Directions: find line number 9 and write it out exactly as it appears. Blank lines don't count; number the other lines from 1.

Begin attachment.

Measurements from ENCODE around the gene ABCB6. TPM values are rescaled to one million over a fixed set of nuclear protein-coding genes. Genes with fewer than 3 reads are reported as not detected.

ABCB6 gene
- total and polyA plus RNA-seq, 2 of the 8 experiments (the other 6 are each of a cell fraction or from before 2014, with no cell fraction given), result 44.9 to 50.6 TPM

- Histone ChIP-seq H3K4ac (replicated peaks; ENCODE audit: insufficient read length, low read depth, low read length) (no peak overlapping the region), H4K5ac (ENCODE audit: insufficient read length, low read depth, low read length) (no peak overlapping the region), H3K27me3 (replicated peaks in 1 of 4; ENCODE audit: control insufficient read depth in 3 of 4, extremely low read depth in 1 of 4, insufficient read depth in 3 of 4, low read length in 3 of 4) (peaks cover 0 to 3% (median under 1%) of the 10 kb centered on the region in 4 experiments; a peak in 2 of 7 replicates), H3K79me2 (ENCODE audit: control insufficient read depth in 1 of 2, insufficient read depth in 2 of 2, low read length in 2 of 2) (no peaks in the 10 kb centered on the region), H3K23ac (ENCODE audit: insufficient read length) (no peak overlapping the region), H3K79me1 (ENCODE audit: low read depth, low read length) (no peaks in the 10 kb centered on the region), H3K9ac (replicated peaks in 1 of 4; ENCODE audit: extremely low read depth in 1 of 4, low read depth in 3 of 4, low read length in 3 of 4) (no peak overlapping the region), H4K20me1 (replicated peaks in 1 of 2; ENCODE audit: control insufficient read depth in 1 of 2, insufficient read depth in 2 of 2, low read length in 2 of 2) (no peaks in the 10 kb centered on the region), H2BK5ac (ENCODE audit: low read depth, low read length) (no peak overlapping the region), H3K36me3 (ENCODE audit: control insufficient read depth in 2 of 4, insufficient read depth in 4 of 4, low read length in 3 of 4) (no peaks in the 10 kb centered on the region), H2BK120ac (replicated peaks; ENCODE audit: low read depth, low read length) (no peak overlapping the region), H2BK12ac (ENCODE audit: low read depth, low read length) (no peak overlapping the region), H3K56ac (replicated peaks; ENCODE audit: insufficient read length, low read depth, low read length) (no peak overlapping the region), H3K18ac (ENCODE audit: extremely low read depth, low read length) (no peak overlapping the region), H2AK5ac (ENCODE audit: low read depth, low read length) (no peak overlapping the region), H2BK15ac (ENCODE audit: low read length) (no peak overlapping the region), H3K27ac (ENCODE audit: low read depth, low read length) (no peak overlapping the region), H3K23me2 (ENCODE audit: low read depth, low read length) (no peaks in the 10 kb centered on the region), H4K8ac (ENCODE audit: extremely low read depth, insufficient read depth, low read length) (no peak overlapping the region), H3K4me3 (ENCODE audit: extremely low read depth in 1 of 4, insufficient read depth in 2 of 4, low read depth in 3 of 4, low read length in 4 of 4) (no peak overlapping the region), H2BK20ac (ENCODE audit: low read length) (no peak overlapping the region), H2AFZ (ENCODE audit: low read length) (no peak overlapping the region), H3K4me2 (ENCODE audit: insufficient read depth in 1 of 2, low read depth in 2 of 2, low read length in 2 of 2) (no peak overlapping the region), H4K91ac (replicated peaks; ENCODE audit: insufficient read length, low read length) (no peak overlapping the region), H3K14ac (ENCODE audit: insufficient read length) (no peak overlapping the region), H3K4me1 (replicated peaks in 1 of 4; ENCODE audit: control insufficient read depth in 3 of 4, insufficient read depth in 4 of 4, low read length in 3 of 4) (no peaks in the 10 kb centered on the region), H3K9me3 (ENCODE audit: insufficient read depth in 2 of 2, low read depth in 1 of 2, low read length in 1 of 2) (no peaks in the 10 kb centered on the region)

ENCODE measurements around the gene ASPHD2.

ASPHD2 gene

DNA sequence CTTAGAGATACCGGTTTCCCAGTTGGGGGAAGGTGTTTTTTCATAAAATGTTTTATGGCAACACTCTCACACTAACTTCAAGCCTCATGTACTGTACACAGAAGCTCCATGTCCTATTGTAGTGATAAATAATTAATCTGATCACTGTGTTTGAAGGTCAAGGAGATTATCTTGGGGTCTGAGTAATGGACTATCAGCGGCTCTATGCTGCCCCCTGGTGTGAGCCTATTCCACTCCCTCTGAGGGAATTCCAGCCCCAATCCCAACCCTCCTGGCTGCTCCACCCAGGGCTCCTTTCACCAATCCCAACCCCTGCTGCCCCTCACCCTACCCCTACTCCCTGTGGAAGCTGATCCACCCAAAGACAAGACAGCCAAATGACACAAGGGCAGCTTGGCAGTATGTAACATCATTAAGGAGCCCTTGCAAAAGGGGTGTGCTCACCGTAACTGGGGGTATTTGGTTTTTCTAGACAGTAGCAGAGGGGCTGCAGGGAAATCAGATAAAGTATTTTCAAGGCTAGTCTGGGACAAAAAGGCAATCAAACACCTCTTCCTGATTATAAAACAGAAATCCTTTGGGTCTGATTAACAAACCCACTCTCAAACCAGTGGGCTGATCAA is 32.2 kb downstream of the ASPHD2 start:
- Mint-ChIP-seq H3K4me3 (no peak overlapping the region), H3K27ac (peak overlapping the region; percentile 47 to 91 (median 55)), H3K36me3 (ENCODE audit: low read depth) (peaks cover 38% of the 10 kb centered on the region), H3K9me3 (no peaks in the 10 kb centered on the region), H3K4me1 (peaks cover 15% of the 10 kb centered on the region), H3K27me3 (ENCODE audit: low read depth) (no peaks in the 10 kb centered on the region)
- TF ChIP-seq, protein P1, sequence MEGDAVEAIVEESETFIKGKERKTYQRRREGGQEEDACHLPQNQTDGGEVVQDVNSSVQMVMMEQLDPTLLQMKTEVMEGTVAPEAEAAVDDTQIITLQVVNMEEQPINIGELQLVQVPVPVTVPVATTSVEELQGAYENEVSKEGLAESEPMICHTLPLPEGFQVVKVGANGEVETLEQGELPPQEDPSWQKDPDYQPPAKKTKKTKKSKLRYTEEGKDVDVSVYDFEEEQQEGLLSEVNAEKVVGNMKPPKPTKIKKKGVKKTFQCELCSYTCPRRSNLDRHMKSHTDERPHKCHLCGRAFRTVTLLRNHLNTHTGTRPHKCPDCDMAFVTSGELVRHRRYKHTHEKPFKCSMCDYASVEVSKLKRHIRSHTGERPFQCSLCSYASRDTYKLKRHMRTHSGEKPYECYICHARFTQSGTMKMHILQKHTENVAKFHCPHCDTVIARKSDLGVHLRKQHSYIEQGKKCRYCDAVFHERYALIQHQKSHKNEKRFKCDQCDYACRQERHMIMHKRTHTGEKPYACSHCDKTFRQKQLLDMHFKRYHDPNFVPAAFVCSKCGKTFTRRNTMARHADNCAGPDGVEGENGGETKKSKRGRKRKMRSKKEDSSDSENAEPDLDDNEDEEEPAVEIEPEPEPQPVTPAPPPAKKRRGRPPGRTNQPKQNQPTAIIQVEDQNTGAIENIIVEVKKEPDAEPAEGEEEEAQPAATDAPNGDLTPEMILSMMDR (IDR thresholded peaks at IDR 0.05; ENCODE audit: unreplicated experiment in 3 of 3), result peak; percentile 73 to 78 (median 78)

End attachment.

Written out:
- TF ChIP-seq, protein P1, sequence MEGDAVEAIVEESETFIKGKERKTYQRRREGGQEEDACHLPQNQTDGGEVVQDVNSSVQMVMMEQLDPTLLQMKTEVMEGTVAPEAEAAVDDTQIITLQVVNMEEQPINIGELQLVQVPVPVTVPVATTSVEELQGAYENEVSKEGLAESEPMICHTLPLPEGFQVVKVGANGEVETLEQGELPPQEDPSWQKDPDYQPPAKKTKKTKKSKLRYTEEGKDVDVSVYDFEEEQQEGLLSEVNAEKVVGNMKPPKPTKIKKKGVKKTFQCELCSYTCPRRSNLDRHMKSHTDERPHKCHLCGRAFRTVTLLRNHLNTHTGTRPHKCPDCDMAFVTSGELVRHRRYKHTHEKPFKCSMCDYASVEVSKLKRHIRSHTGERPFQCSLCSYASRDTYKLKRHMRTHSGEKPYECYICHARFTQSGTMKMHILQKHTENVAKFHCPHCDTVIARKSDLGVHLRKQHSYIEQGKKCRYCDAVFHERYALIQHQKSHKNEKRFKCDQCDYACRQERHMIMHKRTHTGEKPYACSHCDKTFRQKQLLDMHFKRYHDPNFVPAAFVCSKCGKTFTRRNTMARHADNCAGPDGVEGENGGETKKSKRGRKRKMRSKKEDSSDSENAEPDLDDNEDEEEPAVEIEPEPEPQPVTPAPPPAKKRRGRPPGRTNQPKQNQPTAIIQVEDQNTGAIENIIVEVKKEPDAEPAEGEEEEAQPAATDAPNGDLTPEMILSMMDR (IDR thresholded peaks at IDR 0.05; ENCODE audit: unreplicated experiment in 3 of 3), result peak; percentile 73 to 78 (median 78)